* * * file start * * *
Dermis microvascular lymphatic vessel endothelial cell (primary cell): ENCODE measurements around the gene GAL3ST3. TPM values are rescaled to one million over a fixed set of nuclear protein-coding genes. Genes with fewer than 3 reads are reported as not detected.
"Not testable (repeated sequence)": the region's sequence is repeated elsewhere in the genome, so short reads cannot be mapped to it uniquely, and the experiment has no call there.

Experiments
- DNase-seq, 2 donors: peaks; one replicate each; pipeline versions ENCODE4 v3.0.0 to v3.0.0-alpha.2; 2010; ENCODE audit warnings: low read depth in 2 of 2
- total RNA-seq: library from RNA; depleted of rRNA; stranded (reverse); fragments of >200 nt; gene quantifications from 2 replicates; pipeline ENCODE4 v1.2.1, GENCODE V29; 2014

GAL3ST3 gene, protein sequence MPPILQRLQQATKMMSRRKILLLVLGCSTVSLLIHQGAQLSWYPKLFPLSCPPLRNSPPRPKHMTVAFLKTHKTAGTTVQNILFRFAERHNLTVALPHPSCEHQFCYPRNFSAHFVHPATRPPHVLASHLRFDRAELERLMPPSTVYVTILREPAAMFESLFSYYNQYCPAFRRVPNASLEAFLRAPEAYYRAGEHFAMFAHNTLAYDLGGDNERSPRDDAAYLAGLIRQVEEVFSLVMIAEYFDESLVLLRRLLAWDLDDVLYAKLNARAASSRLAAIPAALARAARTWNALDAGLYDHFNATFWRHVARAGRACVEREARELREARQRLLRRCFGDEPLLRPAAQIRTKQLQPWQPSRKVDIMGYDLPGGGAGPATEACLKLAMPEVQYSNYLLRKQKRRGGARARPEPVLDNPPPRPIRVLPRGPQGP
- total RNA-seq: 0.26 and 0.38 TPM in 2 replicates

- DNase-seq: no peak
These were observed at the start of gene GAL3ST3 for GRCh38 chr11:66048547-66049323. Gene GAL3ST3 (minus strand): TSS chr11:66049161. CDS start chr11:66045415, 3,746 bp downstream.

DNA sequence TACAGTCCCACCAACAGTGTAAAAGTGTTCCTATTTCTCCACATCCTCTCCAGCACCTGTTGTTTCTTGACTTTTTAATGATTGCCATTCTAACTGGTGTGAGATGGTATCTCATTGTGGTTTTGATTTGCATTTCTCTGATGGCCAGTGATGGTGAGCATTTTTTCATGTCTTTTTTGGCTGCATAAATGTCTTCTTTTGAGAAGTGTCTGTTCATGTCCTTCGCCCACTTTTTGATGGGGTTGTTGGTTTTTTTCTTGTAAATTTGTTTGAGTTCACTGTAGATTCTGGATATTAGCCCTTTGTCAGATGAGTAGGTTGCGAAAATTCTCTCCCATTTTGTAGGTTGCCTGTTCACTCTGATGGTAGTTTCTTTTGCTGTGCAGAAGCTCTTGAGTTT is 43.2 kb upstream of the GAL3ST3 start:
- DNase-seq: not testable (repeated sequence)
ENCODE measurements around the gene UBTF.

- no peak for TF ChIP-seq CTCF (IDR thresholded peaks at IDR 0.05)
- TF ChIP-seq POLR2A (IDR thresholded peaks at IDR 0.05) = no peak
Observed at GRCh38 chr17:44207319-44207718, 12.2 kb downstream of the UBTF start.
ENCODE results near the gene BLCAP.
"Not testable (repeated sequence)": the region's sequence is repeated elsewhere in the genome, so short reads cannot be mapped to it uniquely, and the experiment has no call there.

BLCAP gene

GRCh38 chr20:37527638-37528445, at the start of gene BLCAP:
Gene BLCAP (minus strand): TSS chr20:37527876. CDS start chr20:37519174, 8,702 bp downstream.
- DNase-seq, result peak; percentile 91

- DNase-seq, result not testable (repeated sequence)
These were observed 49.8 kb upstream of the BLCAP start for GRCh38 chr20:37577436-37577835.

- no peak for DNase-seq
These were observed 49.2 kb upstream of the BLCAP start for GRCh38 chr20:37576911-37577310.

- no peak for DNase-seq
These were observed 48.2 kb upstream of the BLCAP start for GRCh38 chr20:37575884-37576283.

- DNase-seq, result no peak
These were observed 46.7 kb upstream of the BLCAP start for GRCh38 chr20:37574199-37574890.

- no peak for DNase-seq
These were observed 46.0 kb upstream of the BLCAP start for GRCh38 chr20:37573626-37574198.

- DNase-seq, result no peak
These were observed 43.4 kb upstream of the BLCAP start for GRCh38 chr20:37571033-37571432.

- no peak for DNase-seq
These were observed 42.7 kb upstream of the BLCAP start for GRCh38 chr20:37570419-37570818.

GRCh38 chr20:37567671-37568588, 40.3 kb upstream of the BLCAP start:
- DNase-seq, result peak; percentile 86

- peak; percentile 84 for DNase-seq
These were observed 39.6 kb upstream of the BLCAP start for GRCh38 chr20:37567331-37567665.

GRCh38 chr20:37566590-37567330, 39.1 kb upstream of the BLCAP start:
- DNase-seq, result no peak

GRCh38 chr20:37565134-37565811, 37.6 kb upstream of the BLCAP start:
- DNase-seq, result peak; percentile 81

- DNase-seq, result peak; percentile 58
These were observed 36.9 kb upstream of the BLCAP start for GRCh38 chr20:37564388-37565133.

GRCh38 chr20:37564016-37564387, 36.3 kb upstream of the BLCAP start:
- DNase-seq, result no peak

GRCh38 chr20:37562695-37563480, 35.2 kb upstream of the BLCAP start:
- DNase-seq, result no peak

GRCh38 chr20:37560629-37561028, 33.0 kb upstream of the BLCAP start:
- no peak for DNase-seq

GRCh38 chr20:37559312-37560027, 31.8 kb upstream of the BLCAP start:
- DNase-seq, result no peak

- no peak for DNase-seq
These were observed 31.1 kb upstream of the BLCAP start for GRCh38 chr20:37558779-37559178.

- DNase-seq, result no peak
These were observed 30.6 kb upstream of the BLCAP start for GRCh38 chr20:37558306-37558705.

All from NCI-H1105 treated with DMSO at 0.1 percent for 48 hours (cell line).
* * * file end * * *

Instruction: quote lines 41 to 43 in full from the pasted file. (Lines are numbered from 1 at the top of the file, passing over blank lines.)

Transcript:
- DNase-seq, result no peak

GRCh38 chr20:37565134-37565811, 37.6 kb upstream of the BLCAP start:
- DNase-seq, result peak; percentile 81